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Farewell Deputy Chief Justice Moseneke

Written by Noluthando Mkhize
Deputy Chief Justice of the Constitutional Court Dikgang Moseneke has retired from the bench after almost 40 years in the legal profession.

“What a privilege it was to serve you all and I am thankful for that. I had the space to work, to think, and to write to my heart’s content. I have had the pleasure of writing on virtually every big political, social and commercial disputes in our land.

“I have had the joy of going to law schools in this land and in other lands only to find extensive passages of what I have written taught to young lawyers at law schools. I have been blessed with remarkable colleagues who made judicial collegiality appear natural and inbred,” said the out-going Deputy Chief Justice during a special farewell session hosted by the Constitutional Court.

President Jacob Zuma wished the Deputy Chief Justice well on his retirement and thanked him for his service to the judiciary and country.

“Deputy Chief Justice Moseneke rose from almost impossible circumstances as the youngest prisoner on Robben Island through to becoming Deputy President of the Pan-Africanist Congress, an astute businessman and pioneer of Black Economic Empowerment to being one of the country’s finest jurists and esteem Justice of our Constitutional Court,” said President Zuma.

Chief Justice Mogoeng Mogoeng described his colleague as “a lawyer with exceptional abilities and a jurist that contributed enormously” to South Africa.

Mogoeng said he found it difficult to speak about someone as distinguished as Moseneke.

“There are profound lessons that we can learn. He has always been humble. He has told me, through tough times, that it is an honour just to be a judge.” Deputy Minister of Justice and Constitutional Development John Jeffery said Deputy Chief Justice Moseneke was one of the most respected and astute legal minds in the history of our country.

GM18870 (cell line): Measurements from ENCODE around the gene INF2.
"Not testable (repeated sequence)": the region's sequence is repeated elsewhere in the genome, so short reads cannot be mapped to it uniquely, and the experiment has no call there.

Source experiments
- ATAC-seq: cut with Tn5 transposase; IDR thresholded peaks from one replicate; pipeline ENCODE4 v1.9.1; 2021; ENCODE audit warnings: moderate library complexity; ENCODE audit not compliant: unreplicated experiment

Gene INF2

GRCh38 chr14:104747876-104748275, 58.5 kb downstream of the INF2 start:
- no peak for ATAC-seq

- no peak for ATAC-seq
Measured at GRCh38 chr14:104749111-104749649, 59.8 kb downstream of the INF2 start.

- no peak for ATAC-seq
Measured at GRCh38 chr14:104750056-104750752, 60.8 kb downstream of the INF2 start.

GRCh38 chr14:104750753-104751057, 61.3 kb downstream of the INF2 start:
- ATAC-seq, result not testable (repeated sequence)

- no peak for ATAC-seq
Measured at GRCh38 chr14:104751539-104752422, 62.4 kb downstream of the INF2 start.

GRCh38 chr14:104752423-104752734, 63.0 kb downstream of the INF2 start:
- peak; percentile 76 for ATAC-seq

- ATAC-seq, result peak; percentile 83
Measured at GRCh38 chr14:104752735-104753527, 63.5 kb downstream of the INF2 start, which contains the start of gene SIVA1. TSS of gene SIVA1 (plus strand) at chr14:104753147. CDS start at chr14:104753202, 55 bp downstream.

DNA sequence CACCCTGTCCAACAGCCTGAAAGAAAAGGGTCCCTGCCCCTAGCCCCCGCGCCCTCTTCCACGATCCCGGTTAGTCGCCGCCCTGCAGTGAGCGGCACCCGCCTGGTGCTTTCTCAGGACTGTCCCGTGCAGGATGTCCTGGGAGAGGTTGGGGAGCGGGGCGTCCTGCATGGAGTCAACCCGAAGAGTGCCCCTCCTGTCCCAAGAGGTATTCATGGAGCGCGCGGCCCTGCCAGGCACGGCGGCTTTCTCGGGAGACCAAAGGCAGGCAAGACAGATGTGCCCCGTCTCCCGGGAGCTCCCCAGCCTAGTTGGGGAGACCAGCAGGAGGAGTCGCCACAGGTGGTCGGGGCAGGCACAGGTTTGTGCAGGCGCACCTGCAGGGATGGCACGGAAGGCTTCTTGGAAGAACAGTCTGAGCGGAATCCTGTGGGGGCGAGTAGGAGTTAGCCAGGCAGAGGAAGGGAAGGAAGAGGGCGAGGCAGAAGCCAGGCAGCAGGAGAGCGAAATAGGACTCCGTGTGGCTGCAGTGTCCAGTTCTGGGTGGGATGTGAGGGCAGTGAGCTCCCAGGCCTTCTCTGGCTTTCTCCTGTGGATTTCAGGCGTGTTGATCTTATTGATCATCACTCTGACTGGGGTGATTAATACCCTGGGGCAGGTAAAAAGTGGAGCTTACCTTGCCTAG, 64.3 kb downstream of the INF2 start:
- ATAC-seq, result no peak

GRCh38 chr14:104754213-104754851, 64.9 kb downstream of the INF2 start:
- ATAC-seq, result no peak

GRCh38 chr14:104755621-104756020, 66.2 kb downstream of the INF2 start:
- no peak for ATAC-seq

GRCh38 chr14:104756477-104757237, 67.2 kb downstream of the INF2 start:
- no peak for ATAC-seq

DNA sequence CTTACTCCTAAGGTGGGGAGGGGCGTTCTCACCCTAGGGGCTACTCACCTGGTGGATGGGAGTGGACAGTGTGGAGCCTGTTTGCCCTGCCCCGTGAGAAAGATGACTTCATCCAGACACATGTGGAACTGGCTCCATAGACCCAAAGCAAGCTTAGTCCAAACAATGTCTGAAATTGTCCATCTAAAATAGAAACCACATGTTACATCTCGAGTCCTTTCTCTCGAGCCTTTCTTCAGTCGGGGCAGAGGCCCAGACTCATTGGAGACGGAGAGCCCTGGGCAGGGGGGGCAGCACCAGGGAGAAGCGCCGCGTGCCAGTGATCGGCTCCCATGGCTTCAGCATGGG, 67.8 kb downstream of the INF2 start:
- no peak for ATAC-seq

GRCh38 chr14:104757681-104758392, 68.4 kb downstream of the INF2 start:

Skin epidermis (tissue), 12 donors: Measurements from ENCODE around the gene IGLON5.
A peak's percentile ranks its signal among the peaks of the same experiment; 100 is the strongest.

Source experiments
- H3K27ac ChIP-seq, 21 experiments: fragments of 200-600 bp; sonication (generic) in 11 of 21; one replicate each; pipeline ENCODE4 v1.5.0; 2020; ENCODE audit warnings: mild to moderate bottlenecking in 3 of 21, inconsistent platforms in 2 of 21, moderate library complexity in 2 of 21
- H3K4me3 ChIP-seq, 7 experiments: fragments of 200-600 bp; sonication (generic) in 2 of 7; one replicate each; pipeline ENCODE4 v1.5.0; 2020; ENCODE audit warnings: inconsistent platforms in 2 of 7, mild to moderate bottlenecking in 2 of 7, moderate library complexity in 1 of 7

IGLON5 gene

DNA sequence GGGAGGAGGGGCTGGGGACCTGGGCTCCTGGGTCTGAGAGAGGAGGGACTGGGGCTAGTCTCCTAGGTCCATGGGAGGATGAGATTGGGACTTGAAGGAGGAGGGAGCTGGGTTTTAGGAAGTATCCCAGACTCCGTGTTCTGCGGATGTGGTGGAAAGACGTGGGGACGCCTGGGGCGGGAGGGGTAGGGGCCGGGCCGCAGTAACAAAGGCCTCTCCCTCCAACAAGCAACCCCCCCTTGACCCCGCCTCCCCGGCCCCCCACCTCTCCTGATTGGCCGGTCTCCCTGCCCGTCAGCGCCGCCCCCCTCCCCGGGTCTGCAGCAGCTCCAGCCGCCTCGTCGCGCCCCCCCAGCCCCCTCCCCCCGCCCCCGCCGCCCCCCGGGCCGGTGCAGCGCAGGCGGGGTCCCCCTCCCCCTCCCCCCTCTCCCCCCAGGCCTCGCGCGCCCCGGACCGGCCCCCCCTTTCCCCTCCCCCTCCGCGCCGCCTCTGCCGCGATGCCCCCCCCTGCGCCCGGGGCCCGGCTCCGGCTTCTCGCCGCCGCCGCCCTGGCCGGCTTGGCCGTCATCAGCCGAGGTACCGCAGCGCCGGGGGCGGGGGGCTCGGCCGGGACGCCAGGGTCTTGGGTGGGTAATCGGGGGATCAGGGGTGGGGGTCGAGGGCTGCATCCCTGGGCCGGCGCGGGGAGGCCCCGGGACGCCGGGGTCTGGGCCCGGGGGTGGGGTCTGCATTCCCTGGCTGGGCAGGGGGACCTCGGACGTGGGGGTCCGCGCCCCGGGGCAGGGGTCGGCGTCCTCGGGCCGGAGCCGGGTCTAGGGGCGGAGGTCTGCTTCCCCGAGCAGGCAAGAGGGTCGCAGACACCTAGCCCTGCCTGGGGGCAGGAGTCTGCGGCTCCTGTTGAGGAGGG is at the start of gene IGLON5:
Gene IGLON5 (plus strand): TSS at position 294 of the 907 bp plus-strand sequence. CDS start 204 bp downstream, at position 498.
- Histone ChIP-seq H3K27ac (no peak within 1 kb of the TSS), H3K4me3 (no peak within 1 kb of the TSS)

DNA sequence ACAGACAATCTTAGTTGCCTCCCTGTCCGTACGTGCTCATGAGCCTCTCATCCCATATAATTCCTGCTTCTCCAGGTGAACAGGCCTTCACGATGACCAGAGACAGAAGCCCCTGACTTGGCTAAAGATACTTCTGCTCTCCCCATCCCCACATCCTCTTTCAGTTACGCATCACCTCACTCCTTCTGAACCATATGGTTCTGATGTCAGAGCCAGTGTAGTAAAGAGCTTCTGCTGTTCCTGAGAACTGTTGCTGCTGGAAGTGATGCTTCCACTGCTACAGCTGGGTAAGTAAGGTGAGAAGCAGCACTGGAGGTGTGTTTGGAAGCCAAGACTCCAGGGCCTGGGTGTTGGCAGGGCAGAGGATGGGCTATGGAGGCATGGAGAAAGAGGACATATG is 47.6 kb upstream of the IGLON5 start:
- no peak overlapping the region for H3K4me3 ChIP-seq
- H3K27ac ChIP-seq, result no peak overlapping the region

“Our courts have over the past two decades held government accounta-ble to ensure, in particular, the socio-economic rights of the poor and vul-nerable,” said Deputy Minister Jeffery.

He added that the Deputy Chief Justice was known as a highly principled, fearless and outspoken jurist – a man who is not afraid to speak truth to power.

The rise to the top

Deputy Chief Justice Moseneke was born in Pretoria in December 1947. He attended primary and secondary school there. But at the age of 15, when in standard eight, Moseneke was arrested, detained, and convicted of participating in anti-apartheid activities.

He was sentenced to 10 years imprisonment in Robben Island.

“The pain and adversity in my childhood prepared me for a life-long commitment to conduct that will bring true and full liberation of our land and all its remarkable people. The sojourn on Robben Island set me on a course of constantly asking: what are the features of a good society?”

“So I knew when I came out of Robben Island that I had to make a choice either to go into exile or to remain a combatant in the domestic struggle. I chose to do things the way I know best. To become a lawyer of remarka-ble excellence, of unfailing integrity and of commitment to the broader struggle of our people in all their kinds, shapes and colours for an equal and just society,” he added.

While jailed in Robben Island Deputy Chief Justice Moseneke obtained a BA degree in English and Political Science and a B luris degree. He later completed an LLB, all three degrees were conferred by the University of South Africa.

Before his appointment as Justice of the Constitutional Court, in November 2001, Moseneke was appointed a Judge of the High Court in Pretoria. In November 2002 he was appointed as judge in the Constitutional Court and in June 2005, Moseneke was appointed Deputy Chief Justice of the Republic of South Africa.

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